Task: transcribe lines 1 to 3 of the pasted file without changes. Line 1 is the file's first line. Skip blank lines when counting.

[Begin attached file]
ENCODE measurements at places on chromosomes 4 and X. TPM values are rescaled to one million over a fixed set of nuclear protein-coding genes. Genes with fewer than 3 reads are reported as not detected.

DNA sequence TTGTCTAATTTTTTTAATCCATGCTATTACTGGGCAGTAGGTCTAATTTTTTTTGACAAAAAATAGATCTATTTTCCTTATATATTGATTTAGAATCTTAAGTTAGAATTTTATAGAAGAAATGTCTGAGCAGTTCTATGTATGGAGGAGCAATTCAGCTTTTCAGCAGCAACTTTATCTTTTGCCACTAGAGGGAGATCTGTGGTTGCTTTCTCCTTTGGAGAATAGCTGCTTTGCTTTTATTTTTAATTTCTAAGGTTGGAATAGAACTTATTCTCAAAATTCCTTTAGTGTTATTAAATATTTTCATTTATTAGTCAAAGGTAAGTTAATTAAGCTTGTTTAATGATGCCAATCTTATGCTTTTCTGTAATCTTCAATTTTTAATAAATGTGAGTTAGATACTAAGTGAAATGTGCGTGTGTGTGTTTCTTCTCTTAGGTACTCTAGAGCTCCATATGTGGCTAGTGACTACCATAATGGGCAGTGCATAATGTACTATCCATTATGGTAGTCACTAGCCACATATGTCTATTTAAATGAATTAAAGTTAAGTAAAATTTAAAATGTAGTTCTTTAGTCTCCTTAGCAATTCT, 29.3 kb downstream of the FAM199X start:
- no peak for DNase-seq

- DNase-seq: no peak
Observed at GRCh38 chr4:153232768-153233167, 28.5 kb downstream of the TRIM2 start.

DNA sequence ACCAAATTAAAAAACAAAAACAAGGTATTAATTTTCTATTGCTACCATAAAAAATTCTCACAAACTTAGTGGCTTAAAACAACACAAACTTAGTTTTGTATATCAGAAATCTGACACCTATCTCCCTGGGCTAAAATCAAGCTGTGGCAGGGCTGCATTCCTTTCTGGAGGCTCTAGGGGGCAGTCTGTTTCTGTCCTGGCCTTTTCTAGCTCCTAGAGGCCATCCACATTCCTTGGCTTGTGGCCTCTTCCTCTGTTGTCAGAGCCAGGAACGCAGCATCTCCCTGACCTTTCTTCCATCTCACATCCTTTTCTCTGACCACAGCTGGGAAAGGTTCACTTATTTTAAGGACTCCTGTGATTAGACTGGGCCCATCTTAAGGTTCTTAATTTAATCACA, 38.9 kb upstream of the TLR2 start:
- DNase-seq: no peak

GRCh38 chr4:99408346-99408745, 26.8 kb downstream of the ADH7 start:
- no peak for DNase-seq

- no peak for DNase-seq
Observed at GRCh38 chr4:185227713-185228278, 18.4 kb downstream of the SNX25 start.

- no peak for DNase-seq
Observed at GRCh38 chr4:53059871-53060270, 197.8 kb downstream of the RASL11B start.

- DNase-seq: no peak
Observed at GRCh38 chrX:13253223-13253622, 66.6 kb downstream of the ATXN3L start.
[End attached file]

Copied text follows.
ENCODE measurements at places on chromosomes 4 and X. TPM values are rescaled to one million over a fixed set of nuclear protein-coding genes. Genes with fewer than 3 reads are reported as not detected.

DNA sequence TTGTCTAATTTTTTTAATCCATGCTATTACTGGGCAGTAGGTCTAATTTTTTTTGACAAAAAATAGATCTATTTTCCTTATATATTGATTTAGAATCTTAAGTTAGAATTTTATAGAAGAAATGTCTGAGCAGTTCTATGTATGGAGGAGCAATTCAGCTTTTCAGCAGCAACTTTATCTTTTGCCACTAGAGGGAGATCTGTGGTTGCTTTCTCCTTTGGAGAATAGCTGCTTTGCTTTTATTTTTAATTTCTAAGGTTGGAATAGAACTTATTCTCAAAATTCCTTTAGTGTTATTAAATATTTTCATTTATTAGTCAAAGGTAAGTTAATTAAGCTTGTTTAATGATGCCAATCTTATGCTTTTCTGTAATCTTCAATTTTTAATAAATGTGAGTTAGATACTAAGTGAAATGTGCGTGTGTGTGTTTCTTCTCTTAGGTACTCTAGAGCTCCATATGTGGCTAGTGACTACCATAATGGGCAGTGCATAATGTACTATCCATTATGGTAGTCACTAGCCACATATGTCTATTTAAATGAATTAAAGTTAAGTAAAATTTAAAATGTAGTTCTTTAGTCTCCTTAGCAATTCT, 29.3 kb downstream of the FAM199X start:
- no peak for DNase-seq